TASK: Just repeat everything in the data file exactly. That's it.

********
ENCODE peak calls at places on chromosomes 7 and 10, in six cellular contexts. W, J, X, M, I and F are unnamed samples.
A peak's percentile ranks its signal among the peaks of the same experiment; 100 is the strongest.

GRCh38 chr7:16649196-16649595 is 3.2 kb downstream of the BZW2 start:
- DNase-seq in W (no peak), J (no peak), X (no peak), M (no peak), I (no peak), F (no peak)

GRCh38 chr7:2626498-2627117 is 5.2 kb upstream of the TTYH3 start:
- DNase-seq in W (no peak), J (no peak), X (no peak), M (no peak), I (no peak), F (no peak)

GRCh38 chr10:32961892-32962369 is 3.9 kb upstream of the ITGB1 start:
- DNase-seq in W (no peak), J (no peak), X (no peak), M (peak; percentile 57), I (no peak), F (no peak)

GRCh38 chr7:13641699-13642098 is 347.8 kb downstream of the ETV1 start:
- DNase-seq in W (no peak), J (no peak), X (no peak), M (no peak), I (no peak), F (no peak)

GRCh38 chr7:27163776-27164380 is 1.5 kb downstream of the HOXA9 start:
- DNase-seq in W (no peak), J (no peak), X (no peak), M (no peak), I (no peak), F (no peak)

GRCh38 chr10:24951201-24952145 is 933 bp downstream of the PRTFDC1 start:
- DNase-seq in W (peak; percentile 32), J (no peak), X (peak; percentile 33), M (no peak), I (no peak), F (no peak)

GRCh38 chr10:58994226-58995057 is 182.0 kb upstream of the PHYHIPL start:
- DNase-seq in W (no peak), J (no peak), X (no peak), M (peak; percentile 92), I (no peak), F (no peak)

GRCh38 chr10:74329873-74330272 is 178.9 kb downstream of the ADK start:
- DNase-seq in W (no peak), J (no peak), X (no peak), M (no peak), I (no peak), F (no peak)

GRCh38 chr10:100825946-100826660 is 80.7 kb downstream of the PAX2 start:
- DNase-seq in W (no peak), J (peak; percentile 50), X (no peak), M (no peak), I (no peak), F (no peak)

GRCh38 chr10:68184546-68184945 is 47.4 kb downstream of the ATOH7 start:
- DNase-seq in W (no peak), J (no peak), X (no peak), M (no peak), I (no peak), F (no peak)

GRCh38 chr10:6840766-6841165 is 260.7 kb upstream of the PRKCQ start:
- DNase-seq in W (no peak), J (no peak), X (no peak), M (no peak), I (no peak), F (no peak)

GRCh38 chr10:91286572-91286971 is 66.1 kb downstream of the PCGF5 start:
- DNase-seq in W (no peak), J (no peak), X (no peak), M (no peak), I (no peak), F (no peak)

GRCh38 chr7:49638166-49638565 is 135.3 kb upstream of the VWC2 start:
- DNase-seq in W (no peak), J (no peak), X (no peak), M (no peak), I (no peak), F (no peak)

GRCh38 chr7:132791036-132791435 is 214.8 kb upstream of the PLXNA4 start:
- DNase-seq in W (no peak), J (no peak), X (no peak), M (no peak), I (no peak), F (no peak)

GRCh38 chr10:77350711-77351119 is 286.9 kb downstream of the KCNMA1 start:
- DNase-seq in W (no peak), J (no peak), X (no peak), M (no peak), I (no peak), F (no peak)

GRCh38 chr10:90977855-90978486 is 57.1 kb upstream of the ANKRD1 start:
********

ENCODE peak calls at places on chromosomes 7 and 10, in six cellular contexts. W, J, X, M, I and F are unnamed samples.
A peak's percentile ranks its signal among the peaks of the same experiment; 100 is the strongest.

GRCh38 chr7:16649196-16649595 is 3.2 kb downstream of the BZW2 start:
- DNase-seq in W (no peak), J (no peak), X (no peak), M (no peak), I (no peak), F (no peak)

GRCh38 chr7:2626498-2627117 is 5.2 kb upstream of the TTYH3 start:
- DNase-seq in W (no peak), J (no peak), X (no peak), M (no peak), I (no peak), F (no peak)

GRCh38 chr10:32961892-32962369 is 3.9 kb upstream of the ITGB1 start:
- DNase-seq in W (no peak), J (no peak), X (no peak), M (peak; percentile 57), I (no peak), F (no peak)

GRCh38 chr7:13641699-13642098 is 347.8 kb downstream of the ETV1 start:
- DNase-seq in W (no peak), J (no peak), X (no peak), M (no peak), I (no peak), F (no peak)

GRCh38 chr7:27163776-27164380 is 1.5 kb downstream of the HOXA9 start:
- DNase-seq in W (no peak), J (no peak), X (no peak), M (no peak), I (no peak), F (no peak)

GRCh38 chr10:24951201-24952145 is 933 bp downstream of the PRTFDC1 start:
- DNase-seq in W (peak; percentile 32), J (no peak), X (peak; percentile 33), M (no peak), I (no peak), F (no peak)

GRCh38 chr10:58994226-58995057 is 182.0 kb upstream of the PHYHIPL start:
- DNase-seq in W (no peak), J (no peak), X (no peak), M (peak; percentile 92), I (no peak), F (no peak)

GRCh38 chr10:74329873-74330272 is 178.9 kb downstream of the ADK start:
- DNase-seq in W (no peak), J (no peak), X (no peak), M (no peak), I (no peak), F (no peak)

GRCh38 chr10:100825946-100826660 is 80.7 kb downstream of the PAX2 start:
- DNase-seq in W (no peak), J (peak; percentile 50), X (no peak), M (no peak), I (no peak), F (no peak)

GRCh38 chr10:68184546-68184945 is 47.4 kb downstream of the ATOH7 start:
- DNase-seq in W (no peak), J (no peak), X (no peak), M (no peak), I (no peak), F (no peak)

GRCh38 chr10:6840766-6841165 is 260.7 kb upstream of the PRKCQ start:
- DNase-seq in W (no peak), J (no peak), X (no peak), M (no peak), I (no peak), F (no peak)

GRCh38 chr10:91286572-91286971 is 66.1 kb downstream of the PCGF5 start:
- DNase-seq in W (no peak), J (no peak), X (no peak), M (no peak), I (no peak), F (no peak)

GRCh38 chr7:49638166-49638565 is 135.3 kb upstream of the VWC2 start:
- DNase-seq in W (no peak), J (no peak), X (no peak), M (no peak), I (no peak), F (no peak)

GRCh38 chr7:132791036-132791435 is 214.8 kb upstream of the PLXNA4 start:
- DNase-seq in W (no peak), J (no peak), X (no peak), M (no peak), I (no peak), F (no peak)

GRCh38 chr10:77350711-77351119 is 286.9 kb downstream of the KCNMA1 start:
- DNase-seq in W (no peak), J (no peak), X (no peak), M (no peak), I (no peak), F (no peak)

GRCh38 chr10:90977855-90978486 is 57.1 kb upstream of the ANKRD1 start: